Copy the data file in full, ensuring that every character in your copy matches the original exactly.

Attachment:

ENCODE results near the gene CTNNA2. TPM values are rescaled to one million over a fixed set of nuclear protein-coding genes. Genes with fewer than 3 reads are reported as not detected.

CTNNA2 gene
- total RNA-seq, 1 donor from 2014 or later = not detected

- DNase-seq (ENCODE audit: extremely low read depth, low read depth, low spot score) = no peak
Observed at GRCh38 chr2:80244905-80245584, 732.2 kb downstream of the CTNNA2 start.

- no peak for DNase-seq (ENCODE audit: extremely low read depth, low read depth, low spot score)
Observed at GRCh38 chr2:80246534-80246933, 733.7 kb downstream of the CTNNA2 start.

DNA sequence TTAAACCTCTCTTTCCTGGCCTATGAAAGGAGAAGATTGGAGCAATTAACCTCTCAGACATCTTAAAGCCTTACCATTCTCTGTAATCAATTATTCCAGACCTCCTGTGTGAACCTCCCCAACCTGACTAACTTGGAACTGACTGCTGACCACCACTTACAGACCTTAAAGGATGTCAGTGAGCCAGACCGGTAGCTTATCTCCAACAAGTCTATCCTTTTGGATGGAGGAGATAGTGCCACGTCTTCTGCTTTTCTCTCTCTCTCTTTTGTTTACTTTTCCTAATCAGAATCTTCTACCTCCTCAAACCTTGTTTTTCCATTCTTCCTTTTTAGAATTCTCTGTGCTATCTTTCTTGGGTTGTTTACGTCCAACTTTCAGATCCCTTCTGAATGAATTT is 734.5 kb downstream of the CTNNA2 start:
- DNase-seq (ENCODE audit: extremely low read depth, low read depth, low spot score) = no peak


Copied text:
ENCODE results near the gene CTNNA2. TPM values are rescaled to one million over a fixed set of nuclear protein-coding genes. Genes with fewer than 3 reads are reported as not detected.

CTNNA2 gene
- total RNA-seq, 1 donor from 2014 or later = not detected

- DNase-seq (ENCODE audit: extremely low read depth, low read depth, low spot score) = no peak
Observed at GRCh38 chr2:80244905-80245584, 732.2 kb downstream of the CTNNA2 start.

- no peak for DNase-seq (ENCODE audit: extremely low read depth, low read depth, low spot score)
Observed at GRCh38 chr2:80246534-80246933, 733.7 kb downstream of the CTNNA2 start.

DNA sequence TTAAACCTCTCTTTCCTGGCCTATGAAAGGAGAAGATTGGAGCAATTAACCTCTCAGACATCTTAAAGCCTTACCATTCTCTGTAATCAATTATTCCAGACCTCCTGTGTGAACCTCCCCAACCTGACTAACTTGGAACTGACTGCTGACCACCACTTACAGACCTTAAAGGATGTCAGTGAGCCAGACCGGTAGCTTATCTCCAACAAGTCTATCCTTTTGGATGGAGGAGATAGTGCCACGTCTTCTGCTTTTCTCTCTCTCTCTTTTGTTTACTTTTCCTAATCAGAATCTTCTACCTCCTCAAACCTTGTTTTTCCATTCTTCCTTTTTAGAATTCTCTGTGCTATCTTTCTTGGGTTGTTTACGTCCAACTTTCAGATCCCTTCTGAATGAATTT is 734.5 kb downstream of the CTNNA2 start:
- DNase-seq (ENCODE audit: extremely low read depth, low read depth, low spot score) = no peak